It’s time for a road trip that combines history and fun. Old mills are one of Missouri’s best-preserved assets, especially in the Ozarks. They are located in picturesque locations only two to three hours from St. Louis, down narrow roads through the valleys and mountains.
Similar to St. Louis’ churches, these mills served as community centers. Amazingly, these pockets of waterpower were able to survive long after the advent of modern technologies. One century after St. Louis factories began to use coal for steam power and decades after reliable electricity, small Missouri communities found water flowing into turbines more efficient. These three mills are worth visiting in the south and west of St. Louis.
Bollinger Mill is the first mill and the one with the longest history going back to the 18th century. It is located in Burfordsville in Cape Girardeau County. It also holds the distinction of being the only mill that is situated next to a covered bridge, one of very few remaining in the state. George Frederick Bollinger, the mill’s namesake, was granted a piece of land by the Spanish in 1797. This was less than a decade before the Louisiana Purchase. In 1799, the first gristmill, which made flour from wheat, was opened. Built on the 1825-stone foundation, the brick mill that is currently in use today dates back to 1867 when Burfordsville’s founder reopened the business. Waterwheels were no longer in use at the end of the 19th century, contrary to common belief. The vast majority of rural and urban mills used turbines at that time. Bollinger Mill was no exception. The iconic circular millstones that were once so prominent were replaced by rollers which made it easier to grind the wheat into flour. Many of the original machinery from the mill’s interior is still in use. The site is now a State Historic Site, thanks to the Missouri family that purchased it.
You can find the seat of Shannon County, Alley Spring, and Mill, deep in the Ozarks west of Eminence. Although the area is still quite far from major roads, it was once remote. The Alley Mill was the hub of the community for most of the area surrounding the Jacks Fork and Current rivers. Alley is not derived from any natural feature. It was named after a local landowner who lived several hundred miles away from the mill’s actual location. Wood siding was used as a building material during the late 19th century when several structures were built around the mill. Alley Spring springs up from the bedrock and creates a circular pool that serves as the headrace. This is the water supply to the mill. The water flows through the 1893 mill and then it exits the mill’s turbines via the tailrace. It continues to the creek, which is still clear.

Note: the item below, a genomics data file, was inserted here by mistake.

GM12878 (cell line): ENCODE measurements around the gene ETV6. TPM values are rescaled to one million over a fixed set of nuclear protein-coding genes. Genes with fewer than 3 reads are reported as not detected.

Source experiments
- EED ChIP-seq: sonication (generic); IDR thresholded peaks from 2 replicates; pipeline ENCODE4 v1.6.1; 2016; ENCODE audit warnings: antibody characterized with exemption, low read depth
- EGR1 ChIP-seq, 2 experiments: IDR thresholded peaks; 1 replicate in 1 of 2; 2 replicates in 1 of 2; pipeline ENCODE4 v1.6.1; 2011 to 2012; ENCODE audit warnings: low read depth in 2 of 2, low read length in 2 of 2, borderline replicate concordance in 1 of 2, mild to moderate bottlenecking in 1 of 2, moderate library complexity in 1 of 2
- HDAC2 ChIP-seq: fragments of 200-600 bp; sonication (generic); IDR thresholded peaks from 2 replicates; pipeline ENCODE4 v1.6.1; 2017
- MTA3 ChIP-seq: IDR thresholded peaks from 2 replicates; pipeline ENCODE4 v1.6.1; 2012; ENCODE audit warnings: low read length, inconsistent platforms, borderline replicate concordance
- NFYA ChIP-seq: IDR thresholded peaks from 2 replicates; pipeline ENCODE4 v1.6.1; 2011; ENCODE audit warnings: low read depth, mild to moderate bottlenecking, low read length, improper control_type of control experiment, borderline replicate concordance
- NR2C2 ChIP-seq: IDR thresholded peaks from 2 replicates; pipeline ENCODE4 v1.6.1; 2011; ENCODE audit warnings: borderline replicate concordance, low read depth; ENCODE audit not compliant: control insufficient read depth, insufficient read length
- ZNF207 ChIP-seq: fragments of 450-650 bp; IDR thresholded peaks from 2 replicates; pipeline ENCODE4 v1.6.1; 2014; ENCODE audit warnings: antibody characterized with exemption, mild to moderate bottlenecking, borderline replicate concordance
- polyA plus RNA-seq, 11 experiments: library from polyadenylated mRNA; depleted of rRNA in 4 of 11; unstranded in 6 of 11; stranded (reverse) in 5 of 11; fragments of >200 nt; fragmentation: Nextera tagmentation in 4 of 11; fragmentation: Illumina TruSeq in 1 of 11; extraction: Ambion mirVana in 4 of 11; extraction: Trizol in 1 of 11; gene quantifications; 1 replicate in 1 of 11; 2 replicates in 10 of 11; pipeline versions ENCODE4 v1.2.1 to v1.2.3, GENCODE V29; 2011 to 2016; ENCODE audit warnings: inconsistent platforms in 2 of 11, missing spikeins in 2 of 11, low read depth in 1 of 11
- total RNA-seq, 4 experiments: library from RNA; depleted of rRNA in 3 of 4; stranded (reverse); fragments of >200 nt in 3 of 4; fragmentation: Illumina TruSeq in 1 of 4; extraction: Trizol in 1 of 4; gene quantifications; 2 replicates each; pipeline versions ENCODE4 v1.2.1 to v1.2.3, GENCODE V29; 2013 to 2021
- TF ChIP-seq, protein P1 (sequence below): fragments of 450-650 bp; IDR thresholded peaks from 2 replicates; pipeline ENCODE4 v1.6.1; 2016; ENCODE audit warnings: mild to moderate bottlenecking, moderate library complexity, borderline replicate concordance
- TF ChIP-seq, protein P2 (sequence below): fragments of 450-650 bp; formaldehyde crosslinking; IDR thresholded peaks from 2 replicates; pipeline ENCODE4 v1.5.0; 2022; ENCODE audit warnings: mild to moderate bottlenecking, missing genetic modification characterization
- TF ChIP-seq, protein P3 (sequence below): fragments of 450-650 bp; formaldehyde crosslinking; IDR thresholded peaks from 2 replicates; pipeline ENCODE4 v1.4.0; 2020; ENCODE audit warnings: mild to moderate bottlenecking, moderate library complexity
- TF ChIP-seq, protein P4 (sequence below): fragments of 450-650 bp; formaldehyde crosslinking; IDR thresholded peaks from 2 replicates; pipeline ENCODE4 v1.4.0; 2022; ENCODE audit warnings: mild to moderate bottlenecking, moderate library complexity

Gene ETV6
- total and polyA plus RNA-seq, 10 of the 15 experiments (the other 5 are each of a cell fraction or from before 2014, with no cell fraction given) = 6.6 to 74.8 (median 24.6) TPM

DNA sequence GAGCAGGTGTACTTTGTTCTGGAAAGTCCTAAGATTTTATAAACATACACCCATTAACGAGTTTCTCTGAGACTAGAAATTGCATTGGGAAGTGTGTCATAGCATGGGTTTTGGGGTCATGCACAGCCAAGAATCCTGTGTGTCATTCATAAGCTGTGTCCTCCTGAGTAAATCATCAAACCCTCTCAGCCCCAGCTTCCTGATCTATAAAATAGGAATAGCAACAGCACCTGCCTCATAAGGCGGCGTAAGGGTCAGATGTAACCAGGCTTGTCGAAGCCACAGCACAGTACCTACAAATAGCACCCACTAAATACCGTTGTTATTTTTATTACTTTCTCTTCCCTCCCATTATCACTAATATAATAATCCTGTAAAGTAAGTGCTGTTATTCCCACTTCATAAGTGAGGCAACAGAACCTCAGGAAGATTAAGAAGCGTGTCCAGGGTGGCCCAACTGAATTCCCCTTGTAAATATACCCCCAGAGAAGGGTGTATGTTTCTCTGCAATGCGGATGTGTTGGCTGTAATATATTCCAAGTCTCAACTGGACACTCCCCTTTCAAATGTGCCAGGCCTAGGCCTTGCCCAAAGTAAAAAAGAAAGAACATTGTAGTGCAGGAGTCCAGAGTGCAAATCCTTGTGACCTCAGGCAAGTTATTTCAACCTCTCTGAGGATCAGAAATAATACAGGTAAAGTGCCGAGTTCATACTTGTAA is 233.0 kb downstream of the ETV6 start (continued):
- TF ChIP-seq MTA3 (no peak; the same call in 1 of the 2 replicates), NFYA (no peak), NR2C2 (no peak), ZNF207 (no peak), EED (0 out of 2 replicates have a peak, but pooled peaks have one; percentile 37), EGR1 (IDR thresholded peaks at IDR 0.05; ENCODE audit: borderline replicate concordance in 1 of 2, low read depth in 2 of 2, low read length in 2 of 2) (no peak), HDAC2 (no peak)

The 20th century saw the closing of the last mill. It was built in 1908 and closed in 1956. This year, Congress passed the Interstate Highway System legislation. It is covered in metal and has solid bedrock foundations. Emil Mischke originally built the mill, and then he sold it to Lester Klemme. Dillard Mill had a rail line, which allowed for better commercial connections than other mills. However, even though it was closed in the 1930s and the area was left in great economic isolation,
The most fascinating thing about the Dillard Mill is its second existence as a resort until 1962 under Klemme. People who were exploring the Ozarks at the time found cabins and fishing ponds, encouraged to stay and enjoy the beautiful surroundings of the Huzzah Creek and mill. However, even this business was not sustainable.
Even the most remote parts of the Ozarks were eventually connected to major Midwest industrial centers by the automobile, especially after World War II. Pillsbury and General Mills of Minneapolis could supply flour at a fraction of the cost of small local mills. Even transportation costs didn’t affect these large companies’ competitive advantage in small towns. The Ozarks’ watermills became a tourist attraction and a business.